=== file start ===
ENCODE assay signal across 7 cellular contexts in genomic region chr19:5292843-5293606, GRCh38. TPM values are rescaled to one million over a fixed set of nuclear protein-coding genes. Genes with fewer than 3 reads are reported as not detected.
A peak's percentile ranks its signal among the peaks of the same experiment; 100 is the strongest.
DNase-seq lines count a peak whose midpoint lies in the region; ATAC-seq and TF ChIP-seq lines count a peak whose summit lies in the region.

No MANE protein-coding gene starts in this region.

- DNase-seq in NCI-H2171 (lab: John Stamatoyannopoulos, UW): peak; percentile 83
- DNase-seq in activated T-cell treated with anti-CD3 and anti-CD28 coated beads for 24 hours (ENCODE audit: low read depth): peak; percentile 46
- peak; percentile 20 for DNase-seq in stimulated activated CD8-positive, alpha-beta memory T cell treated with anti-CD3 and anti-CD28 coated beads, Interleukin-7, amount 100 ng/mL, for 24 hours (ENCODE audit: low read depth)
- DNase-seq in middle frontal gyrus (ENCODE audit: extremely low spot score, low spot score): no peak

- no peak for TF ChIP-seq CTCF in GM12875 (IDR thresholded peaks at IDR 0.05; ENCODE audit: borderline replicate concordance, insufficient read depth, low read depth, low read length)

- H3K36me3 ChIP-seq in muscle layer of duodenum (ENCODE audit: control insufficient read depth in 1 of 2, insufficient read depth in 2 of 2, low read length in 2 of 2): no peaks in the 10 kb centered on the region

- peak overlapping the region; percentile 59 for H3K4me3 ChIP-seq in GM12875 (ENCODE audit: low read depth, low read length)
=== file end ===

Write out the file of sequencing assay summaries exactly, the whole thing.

ENCODE assay signal across 7 cellular contexts in genomic region chr19:5292843-5293606, GRCh38. TPM values are rescaled to one million over a fixed set of nuclear protein-coding genes. Genes with fewer than 3 reads are reported as not detected.
A peak's percentile ranks its signal among the peaks of the same experiment; 100 is the strongest.
DNase-seq lines count a peak whose midpoint lies in the region; ATAC-seq and TF ChIP-seq lines count a peak whose summit lies in the region.

No MANE protein-coding gene starts in this region.

- DNase-seq in NCI-H2171 (lab: John Stamatoyannopoulos, UW): peak; percentile 83
- DNase-seq in activated T-cell treated with anti-CD3 and anti-CD28 coated beads for 24 hours (ENCODE audit: low read depth): peak; percentile 46
- peak; percentile 20 for DNase-seq in stimulated activated CD8-positive, alpha-beta memory T cell treated with anti-CD3 and anti-CD28 coated beads, Interleukin-7, amount 100 ng/mL, for 24 hours (ENCODE audit: low read depth)
- DNase-seq in middle frontal gyrus (ENCODE audit: extremely low spot score, low spot score): no peak

- no peak for TF ChIP-seq CTCF in GM12875 (IDR thresholded peaks at IDR 0.05; ENCODE audit: borderline replicate concordance, insufficient read depth, low read depth, low read length)

- H3K36me3 ChIP-seq in muscle layer of duodenum (ENCODE audit: control insufficient read depth in 1 of 2, insufficient read depth in 2 of 2, low read length in 2 of 2): no peaks in the 10 kb centered on the region

- peak overlapping the region; percentile 59 for H3K4me3 ChIP-seq in GM12875 (ENCODE audit: low read depth, low read length)